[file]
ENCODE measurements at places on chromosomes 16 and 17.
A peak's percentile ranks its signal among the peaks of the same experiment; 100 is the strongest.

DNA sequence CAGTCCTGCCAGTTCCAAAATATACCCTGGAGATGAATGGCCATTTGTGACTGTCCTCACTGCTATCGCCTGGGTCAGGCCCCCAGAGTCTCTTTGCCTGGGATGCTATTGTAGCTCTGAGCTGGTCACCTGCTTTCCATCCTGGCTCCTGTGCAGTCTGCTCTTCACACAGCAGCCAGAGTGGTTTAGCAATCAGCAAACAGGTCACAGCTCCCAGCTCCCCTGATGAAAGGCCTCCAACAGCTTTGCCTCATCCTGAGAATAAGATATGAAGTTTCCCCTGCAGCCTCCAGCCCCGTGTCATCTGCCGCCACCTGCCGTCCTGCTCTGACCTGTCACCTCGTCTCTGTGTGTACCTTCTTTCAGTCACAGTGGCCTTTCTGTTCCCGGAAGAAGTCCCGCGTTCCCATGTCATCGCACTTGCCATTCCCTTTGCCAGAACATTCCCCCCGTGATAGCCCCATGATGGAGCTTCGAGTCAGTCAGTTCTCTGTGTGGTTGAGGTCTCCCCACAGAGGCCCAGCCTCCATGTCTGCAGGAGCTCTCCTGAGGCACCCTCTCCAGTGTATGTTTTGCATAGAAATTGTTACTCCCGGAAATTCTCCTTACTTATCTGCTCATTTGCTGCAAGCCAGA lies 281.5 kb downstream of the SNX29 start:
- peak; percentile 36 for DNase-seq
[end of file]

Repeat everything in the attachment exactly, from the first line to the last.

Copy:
ENCODE measurements at places on chromosomes 16 and 17.
A peak's percentile ranks its signal among the peaks of the same experiment; 100 is the strongest.

DNA sequence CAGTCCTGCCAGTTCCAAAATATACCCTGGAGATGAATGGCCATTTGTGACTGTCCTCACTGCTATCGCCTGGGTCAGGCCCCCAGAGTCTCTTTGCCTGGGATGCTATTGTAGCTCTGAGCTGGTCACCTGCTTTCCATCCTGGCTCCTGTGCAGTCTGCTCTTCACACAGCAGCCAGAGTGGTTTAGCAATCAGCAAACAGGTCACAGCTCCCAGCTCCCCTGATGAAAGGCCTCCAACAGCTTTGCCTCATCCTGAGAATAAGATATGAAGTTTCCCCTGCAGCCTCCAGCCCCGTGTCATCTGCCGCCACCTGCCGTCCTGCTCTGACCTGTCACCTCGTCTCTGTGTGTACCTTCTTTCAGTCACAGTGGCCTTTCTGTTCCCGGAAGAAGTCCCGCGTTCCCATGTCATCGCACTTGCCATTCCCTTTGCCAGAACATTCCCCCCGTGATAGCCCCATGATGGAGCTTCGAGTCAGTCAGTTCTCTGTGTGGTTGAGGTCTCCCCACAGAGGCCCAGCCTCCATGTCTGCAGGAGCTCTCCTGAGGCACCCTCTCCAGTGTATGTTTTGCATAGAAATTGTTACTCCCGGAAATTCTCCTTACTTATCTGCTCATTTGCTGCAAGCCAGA lies 281.5 kb downstream of the SNX29 start:
- peak; percentile 36 for DNase-seq